Janapada Sahitya Essay Writing

  • This detailed map shows the locations of kingdoms and "republics" mentioned in the Indian epics or Bharata Khanda.

The Janapadas (pronounced [dʒənəpəd̪ə]) were the realms, republics (GanaPada) and kingdoms (SaamaRajya) of the Vedic period on the Indian subcontinent — late Bronze Age into the Iron Age — from about 1500 BCE to the 6th century BCE. Concluding with the rise of sixteen Mahajanapadas ("great janapadas"), most of the states were later annexed by more powerful neighbours, whilst others remained independent.


The Sanskrit term janapada is a tatpurusha compound term, composed of two words: janas and pada. Jana means "people" or "subject" (cf. Latincognategenus, English cognate kin). The word pada means "foot" (cf. Latin cognate pedis);[1][2] from its earliest attestation, the word has had a double meaning of "realm, territory" and "subject population". Linguist George Dunkel compares the Greekandrapodon "slave", to PIE*pédom "fetters" (i.e. "what is attached to the feet"). Sanskrit padám, usually taken to mean "footprint, trail", diverges in accent from the PIE reconstruction. For the sense of "population of the land", padasya janas, the inverted padajana would be expected. A primary meaning of "place of the people", janasya padam, would not explain why the compound is of masculine gender. An original dvandva "land and people" is conceivable, but a dual inflection would be expected.[3]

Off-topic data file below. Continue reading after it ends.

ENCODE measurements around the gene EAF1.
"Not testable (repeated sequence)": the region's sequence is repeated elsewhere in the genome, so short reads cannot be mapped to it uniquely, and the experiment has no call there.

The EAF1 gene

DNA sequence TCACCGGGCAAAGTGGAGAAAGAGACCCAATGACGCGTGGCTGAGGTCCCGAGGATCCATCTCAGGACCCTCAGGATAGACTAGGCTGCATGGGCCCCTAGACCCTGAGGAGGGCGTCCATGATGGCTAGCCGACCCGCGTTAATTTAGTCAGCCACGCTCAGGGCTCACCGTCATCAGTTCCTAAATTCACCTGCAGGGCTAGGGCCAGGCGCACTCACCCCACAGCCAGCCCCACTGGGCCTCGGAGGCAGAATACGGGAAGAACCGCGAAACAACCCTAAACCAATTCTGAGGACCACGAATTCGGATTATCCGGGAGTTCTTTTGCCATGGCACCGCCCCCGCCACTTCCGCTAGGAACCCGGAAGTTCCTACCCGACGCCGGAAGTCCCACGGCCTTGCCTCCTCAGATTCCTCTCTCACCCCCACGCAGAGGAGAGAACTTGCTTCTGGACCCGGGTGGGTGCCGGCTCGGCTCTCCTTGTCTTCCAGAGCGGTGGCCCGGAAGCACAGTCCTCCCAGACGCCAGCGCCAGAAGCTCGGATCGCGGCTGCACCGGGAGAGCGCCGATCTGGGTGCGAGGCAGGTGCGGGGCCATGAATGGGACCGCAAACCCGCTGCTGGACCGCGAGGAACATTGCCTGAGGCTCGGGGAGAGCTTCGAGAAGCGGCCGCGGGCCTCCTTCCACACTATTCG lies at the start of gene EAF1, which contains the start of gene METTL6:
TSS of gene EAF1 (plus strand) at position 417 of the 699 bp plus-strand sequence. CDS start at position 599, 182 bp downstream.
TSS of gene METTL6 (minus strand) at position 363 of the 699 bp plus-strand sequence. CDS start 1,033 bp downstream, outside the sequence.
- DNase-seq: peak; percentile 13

Literary evidence suggests that the janapadas flourished between 1500 BCE and 500 BCE. The earliest mention of the term "janapada" occurs in the Aitareya (8.14.4) and Shatapatha ( Brahmana texts.

In the Vedicsamhitas, the term jana denotes a tribe, whose members believed in a shared ancestry. The janas were headed by a king. The samiti was a common assembly of the jana members, and had the power to elect or dethrone the king. The sabha was a smaller assembly of wise elders, who advised the king.

The janas were originally semi-nomadic pastoral communities, but gradually came to be associated with specific territories as they became less mobile. Various kulas (clans) developed within the jana, each with its own chief. Gradually, the necessities of defence and warfare prompted the janas to form military groupings headed by janapadins (Kshatriya warriors). This model ultimately evolved into the establishment of political units known as the janapadas.